Diners who walk into the Montrose location of Pizaro’s Pizza Napoletana this week will notice a big change behind the counter. To left of the familiar wood-burning ovens now sits a new piece of equipment: a three-deck, gas-fired pizza oven.
Neapolitan-style pizza, a house specialty, is not cooked in a deck oven, which is precisely the point. Pizaro’s is finally ready to put its stamp on New York-style pizza.
Approximately one year after introducing Detroit-style pizza to its menu — a variation on Sicilian “grandma-style” deep-dish pizza that's cooked in a rectangular pan and features a slightly burned layer of cheddar cheese along the crust, plus sauce that's added after it's baked — co-owner Nicole Bean tells CultureMap that, starting this week, the restaurant will begin serving New York-style pies.
“New York has been on our minds for a long time. We just weren’t ready for it,” Bean says. “It’s something people are super picky about. If they’re from New York, they want it to be a specific way. We didn’t want to let anybody down.”
Essentially, New York-style pizza is what most Americans think of when they want a “regular pizza.” It features a thinner, chewy crust with foldable slices that can be eaten by hand. Unlike Neapolitan pizzas, where toppings take a less-is-more approach, New York-style pies can run the gamut from plain cheese to a fully-loaded supreme.
Bean says that the success of the Detroit-style pizzas, which now account for approximately 40 percent of the restaurant’s sales, is what made she and her family (she operates the Montrose location with her husband Brad, and her father Bill Hutchinson and brother Matt Hutchinson are co-owners) feel comfortable about adding the new type of pizza to their menu.
In order to ensure that no one feels let down by Pizaro’s new pizza, Bean traveled to San Francisco to study at Tony Gemignani’s International School of Pizza. Gemignani is an award-winning pizza maker whose restaurant, Tony’s Pizza Napoletana, serves a dozen different styles of pizza from seven different types of ovens, from wood-burning to New York-style coal-fired. Bean earned four certificates during her studies, which allowed her to develop the recipes for both the Detroit and New York-style pizzas.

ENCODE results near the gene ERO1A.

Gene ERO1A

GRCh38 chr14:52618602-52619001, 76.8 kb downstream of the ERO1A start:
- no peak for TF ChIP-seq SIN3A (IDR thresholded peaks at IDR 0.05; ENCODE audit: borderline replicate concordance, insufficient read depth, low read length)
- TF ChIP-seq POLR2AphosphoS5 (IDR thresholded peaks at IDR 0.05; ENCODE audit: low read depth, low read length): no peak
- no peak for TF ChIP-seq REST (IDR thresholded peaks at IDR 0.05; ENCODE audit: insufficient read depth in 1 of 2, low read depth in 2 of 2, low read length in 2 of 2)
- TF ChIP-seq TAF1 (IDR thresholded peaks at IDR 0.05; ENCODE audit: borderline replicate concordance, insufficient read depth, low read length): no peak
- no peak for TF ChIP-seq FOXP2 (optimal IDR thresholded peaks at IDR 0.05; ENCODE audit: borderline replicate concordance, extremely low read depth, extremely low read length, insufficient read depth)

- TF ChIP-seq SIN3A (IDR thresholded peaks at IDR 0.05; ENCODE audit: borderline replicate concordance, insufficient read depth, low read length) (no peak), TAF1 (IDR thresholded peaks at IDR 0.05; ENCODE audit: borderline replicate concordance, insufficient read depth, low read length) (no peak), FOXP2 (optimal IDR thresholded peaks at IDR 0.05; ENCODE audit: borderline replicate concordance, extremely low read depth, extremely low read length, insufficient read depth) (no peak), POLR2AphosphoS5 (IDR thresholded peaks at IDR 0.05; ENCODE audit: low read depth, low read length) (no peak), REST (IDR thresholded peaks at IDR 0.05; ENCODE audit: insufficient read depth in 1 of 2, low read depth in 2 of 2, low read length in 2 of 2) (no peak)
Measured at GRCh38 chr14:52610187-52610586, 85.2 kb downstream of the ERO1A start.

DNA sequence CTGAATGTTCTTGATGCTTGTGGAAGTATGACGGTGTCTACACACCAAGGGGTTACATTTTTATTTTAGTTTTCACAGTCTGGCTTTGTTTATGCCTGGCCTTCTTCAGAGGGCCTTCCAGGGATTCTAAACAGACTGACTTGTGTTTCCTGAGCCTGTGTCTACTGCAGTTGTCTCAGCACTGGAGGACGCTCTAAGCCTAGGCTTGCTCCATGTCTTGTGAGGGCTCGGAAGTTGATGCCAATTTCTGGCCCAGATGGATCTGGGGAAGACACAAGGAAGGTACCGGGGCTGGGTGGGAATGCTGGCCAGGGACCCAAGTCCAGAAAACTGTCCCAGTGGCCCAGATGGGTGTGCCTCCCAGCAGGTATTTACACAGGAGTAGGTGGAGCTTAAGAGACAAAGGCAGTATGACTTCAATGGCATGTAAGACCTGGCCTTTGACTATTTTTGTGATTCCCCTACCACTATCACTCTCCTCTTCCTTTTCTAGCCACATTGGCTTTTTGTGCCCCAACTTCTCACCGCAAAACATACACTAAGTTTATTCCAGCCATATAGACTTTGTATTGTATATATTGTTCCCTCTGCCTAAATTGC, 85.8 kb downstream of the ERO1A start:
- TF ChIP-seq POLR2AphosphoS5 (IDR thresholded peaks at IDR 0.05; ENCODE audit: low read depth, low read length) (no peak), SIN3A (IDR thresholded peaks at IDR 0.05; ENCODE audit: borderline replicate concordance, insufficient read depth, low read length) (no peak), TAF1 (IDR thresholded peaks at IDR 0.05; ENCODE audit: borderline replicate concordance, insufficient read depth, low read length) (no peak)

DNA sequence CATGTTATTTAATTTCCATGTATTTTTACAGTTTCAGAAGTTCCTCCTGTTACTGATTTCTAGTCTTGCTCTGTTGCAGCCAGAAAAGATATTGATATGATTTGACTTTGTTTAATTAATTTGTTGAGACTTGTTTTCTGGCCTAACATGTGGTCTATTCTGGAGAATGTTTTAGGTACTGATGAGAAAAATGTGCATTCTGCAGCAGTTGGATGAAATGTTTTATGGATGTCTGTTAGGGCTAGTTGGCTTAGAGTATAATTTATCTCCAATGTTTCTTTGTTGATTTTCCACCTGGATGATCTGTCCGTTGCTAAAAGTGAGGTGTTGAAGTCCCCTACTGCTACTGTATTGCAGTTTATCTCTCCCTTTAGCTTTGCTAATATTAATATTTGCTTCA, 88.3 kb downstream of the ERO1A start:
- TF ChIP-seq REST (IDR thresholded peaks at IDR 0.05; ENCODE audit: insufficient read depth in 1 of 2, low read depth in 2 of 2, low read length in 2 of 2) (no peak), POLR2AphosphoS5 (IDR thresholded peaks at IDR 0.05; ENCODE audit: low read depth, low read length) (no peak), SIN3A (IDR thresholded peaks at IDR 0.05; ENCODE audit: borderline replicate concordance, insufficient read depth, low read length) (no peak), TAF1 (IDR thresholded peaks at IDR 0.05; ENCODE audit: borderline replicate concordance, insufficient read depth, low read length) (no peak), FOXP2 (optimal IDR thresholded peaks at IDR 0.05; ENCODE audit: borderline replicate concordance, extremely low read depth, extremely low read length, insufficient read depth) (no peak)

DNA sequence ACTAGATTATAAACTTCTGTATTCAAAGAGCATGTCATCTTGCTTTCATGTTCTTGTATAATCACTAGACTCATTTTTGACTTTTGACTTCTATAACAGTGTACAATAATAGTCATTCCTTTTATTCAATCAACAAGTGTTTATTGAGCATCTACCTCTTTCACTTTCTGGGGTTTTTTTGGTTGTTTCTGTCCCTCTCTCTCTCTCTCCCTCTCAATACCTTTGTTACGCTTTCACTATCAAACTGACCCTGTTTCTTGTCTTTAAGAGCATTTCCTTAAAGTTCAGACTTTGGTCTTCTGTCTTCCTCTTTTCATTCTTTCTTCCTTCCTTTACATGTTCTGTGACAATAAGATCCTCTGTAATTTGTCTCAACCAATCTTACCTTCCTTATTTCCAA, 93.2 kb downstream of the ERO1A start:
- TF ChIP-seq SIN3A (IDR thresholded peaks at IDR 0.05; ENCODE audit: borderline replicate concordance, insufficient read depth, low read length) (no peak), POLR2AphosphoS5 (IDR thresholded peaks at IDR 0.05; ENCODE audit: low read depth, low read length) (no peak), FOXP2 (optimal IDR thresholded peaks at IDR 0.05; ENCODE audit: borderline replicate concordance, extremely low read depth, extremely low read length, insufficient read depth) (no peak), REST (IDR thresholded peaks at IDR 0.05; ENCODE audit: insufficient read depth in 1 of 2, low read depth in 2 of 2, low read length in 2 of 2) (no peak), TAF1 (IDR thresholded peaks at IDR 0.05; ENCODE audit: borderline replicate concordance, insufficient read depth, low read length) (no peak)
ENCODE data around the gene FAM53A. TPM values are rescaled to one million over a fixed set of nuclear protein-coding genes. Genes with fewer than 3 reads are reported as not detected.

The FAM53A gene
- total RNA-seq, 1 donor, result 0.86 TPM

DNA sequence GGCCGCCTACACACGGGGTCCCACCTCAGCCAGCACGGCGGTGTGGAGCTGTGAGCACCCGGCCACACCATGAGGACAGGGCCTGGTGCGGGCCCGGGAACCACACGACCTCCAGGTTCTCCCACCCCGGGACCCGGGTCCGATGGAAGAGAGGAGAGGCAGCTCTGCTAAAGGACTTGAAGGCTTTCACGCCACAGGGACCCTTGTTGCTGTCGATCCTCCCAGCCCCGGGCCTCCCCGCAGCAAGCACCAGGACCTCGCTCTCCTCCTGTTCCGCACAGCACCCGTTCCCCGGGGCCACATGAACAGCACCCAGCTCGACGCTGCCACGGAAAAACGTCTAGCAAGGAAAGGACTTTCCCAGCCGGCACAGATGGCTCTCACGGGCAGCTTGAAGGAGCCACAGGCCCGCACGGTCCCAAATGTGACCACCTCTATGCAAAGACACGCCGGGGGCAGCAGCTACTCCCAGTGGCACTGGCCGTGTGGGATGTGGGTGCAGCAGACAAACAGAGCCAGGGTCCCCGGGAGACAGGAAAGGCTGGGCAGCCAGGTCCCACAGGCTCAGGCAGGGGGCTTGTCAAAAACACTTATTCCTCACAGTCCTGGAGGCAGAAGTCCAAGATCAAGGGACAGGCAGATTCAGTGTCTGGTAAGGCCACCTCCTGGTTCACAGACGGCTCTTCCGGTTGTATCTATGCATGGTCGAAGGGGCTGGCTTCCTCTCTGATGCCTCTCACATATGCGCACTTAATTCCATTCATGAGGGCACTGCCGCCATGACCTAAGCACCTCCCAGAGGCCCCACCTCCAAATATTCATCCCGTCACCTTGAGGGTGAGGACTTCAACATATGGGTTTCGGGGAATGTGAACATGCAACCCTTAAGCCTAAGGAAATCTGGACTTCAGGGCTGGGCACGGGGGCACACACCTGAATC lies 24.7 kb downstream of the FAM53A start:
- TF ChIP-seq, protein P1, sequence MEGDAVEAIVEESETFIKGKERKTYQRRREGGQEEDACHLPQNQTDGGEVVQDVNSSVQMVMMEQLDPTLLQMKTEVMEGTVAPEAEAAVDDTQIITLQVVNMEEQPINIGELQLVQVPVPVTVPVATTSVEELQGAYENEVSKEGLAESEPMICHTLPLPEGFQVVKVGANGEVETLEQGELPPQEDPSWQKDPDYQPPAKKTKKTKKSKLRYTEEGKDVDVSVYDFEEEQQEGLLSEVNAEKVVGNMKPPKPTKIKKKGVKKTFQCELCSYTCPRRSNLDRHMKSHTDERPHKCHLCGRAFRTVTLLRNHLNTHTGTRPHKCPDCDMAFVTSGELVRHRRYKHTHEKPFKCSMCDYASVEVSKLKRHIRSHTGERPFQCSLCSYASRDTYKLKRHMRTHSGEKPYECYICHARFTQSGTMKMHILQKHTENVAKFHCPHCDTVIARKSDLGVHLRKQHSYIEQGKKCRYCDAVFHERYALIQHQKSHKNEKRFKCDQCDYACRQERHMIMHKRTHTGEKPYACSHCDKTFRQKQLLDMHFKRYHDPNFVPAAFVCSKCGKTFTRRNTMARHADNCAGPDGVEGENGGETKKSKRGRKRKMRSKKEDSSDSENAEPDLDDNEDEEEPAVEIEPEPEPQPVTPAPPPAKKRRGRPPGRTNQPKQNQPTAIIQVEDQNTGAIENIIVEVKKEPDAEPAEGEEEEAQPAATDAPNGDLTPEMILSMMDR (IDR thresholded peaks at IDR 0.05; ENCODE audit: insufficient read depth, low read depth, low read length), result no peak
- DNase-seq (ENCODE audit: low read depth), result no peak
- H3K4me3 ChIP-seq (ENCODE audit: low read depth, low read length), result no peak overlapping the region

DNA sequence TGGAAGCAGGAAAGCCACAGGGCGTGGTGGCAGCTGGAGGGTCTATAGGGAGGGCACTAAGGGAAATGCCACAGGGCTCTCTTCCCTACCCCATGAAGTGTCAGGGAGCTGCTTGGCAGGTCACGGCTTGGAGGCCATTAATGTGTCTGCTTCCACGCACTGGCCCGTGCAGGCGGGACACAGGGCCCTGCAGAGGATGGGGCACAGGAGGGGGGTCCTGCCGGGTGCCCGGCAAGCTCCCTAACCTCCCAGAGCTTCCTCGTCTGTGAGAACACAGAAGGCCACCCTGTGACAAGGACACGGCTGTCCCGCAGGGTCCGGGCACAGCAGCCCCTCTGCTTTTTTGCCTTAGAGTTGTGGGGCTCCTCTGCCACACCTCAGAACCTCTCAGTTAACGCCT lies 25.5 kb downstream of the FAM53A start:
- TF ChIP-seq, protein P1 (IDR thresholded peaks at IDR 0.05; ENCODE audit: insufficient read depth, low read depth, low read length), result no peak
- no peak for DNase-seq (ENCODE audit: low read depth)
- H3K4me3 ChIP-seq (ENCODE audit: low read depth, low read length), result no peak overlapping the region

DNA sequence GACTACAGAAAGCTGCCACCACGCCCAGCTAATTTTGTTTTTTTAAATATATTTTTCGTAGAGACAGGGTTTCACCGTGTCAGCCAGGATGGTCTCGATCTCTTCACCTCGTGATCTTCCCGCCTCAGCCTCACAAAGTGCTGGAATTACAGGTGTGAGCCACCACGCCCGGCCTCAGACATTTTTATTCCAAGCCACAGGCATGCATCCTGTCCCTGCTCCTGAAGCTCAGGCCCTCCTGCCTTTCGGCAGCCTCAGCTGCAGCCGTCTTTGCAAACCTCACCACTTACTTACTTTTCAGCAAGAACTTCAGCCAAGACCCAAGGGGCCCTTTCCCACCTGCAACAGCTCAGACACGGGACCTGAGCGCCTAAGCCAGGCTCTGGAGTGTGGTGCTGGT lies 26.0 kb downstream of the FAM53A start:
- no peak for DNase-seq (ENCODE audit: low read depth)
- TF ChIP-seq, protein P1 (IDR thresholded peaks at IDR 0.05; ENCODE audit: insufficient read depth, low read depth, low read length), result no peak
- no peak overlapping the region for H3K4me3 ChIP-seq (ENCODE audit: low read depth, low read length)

“Tony provides a few recipes with different products. It’s a guideline, but it doesn’t mean I’m taking his recipe and saying ‘this is mine,’” Bean says. “Things change. The atmosphere changes.”
Pizaro’s will serve five pre-determined sets of toppings plus a build-your-own option. Selections include the Tri-State (smoked mozzarella and ricotta), Pepperoni Squared (sliced pepperoni and cupped pepperoni), the Dumbo (cupped pepperoni, sausage, red onion, mushrooms, red bell pepper), Meat Market (pepperoni, sausage, meatballs, ham), the Garden (white pizza with spinach, grape tomatoes, and feta). Available only as a 16-inch pie, the pizzas cook for approximately seven minutes at 550 degrees. Prices range from $19 to $28, but Pizaro’s is offering an introductory special until September 1: a two-topping pizza for only $14.99.
Bean says customers who’ve sampled the occasional test pie have responded favorably. “The reactions have been good. None of them were, ‘I hate this. Don’t do this,’” she says.
Unfortunately, the company’s original locale on Memorial Drive is too small to accommodate a deck oven that would allow it to serve the same menu the Montrose outpost.
As well, road construction in the area has caused the restaurant to lose business; thus, Bean is looking for a new location nearby that would allow customers to experience what Pizaro’s has become since opening inside the loop.
Since it opened in 2012, Pizaro’s has set the standard for Neapolitan pizza in Houston. Adding a deck oven and a full roster of both Detroit and New York-style pies should elevate it to the city’s premier pizzeria.